When Fox News host Sean Hannity featured Rep. Katherine Harris (R-FL), a candidate for the U.S. Senate in Florida, he failed to challenge her about her relationship with disgraced defense contractor Mitchell Wade. While Hannity did ask Harris to comment about $32,000 in illegal campaign contributions received from Wade, he did not press Harris about her request to the Defense Appropriations Committee for a $10 million counterintelligence project that would have benefited Wade's company, MZM Inc.
During an interview with Rep. Katherine Harris (R-FL), Republican candidate for a U.S. Senate seat in Florida, on the March 15 edition of Fox News' Hannity & Colmes, host Sean Hannity failed to challenge Harris about her efforts on behalf of disgraced defense contractor Mitchell Wade, who funneled tens of thousands in illegal campaign contributions to Harris's 2004 congressional campaign. Harris appeared on the program to announce her intentions to continue her campaign -- which a March 16 Miami Herald article described as "beleaguered" -- against incumbent Sen. Bill Nelson (D-FL), ending speculation that she was withdrawing from the race. Harris also announced she would be spending $10 million of her own money to finance her campaign efforts. The congresswoman first gained national attention in the aftermath of the November 2000 presidential election when, as Florida secretary of state, she presided over the recount of ballots and certified then-Texas Gov. George W. Bush as the winner in Florida, providing him with enough electoral votes to win the presidency.
Wade, president and CEO of defense company MZM Inc., pleaded guilty to four criminal charges resulting from his role in the bribery scandal that led to the conviction of and eight-year prison sentence for former Rep. Randy "Duke" Cunningham (R-CA). Cunningham resigned from Congress on November 28, 2005, after pleading guilty to accepting millions of dollars worth of bribes from defense contractors, including Wade, in exchange for help in winning military contracts. According to a February 25 Washington Post report, it was the Cunningham bribery scandal that first shed light on Wade's relationship with Harris. The Post also reported that Wade has admitted to trying "to curry favor" with Harris, pleading guilty to election fraud "for making nearly $80,000 in illegal campaign contributions," of which Harris received $32,000. The Post reported that, according to the court documents, Wade did so "in hopes that they [recipients of the illegal donations] ... would 'earmark' federal money for MZM. Wade gave the funds for the donations to 19 of his employees and their spouses, who then wrote $2,000 checks to the members."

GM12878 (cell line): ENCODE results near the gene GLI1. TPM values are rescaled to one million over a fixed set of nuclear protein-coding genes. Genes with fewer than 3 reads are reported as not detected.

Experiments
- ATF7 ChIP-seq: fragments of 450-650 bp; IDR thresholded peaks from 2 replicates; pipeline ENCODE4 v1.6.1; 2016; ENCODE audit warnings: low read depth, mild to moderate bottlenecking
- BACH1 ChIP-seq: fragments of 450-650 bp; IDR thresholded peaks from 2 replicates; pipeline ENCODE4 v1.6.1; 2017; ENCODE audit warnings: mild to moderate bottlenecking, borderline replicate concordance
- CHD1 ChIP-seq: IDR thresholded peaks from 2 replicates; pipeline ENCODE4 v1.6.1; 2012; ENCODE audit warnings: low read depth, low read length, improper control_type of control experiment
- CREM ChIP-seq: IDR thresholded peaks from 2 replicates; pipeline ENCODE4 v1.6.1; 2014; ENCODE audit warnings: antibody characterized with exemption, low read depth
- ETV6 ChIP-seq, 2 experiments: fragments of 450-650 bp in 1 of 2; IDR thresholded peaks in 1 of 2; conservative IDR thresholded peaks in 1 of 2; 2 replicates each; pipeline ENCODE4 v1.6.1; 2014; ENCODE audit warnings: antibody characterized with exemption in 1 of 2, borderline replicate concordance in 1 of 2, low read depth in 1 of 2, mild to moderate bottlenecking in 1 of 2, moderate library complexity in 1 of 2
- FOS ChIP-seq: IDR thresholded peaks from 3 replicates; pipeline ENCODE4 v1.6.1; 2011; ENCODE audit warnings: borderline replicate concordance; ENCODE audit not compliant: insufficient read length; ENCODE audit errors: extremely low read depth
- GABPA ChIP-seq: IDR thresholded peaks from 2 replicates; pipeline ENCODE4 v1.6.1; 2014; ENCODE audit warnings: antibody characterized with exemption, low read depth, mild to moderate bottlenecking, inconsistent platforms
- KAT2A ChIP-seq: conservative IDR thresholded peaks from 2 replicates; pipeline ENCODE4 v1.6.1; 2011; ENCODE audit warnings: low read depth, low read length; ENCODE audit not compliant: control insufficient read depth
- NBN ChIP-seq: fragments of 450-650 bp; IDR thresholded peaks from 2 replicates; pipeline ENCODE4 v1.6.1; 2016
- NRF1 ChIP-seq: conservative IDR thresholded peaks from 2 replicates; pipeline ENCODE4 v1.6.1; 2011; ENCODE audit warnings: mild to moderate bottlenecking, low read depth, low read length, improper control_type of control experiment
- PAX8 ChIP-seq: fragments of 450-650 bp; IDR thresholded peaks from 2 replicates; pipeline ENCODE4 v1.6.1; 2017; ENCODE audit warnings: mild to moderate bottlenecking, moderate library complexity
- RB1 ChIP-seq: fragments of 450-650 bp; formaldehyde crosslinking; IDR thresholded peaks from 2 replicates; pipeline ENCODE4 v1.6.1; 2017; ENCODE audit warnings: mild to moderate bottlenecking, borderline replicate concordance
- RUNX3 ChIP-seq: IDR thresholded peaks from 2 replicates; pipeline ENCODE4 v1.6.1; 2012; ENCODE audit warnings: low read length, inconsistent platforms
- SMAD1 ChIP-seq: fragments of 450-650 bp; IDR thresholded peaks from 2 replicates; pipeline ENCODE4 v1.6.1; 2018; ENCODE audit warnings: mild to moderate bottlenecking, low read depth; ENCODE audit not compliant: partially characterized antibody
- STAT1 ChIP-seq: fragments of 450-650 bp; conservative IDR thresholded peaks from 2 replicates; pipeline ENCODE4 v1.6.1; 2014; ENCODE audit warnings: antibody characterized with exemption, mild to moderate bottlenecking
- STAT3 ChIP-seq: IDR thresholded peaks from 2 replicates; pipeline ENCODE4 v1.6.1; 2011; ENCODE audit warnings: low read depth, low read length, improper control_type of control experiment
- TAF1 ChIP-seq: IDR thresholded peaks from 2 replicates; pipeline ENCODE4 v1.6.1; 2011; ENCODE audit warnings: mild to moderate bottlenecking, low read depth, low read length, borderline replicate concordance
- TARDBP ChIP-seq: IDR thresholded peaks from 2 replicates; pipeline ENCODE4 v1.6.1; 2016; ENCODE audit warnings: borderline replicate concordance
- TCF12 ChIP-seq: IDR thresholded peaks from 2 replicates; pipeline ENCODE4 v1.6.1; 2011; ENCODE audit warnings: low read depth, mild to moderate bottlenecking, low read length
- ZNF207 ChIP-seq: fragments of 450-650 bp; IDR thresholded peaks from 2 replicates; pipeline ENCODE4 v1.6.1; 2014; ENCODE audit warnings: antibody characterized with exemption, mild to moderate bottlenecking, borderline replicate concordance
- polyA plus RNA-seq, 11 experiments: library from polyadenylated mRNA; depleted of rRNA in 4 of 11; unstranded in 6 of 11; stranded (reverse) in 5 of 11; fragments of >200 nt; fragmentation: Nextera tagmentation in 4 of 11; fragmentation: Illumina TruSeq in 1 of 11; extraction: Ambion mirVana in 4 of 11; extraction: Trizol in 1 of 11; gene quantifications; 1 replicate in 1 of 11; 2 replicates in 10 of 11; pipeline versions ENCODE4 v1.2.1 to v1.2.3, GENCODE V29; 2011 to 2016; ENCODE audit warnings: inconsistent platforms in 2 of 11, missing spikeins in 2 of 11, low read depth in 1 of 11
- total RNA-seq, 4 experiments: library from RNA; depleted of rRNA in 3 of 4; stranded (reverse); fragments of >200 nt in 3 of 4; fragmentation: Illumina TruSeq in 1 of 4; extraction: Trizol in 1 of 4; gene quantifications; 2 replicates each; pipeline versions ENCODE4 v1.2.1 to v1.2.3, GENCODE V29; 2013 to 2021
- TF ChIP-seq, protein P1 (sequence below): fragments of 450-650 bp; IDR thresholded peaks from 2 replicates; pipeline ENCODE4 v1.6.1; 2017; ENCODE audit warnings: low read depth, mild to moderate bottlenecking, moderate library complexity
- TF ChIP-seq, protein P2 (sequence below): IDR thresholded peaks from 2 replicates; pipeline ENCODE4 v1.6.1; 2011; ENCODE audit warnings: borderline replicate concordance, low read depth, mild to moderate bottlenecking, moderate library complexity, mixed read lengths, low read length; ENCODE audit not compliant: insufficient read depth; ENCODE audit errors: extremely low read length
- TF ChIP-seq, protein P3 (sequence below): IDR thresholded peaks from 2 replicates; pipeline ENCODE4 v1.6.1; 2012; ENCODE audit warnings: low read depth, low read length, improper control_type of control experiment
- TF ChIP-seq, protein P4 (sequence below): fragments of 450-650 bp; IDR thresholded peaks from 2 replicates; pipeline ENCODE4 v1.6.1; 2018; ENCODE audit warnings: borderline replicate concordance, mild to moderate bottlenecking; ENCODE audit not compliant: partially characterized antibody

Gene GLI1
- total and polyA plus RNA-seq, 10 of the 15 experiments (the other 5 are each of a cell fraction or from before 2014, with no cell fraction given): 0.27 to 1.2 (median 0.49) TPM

While Hannity did ask Harris to comment about the illegal campaign contributions, he did not press Harris about her request to the Defense Appropriations Committee for a $10 million counterintelligence project that would have benefited MZM. In fact, according to a March 3 Associated Press report, Harris made the request after discussing military appropriations with Wade over dinner at a Washington restaurant "in early 2005," according to Harris.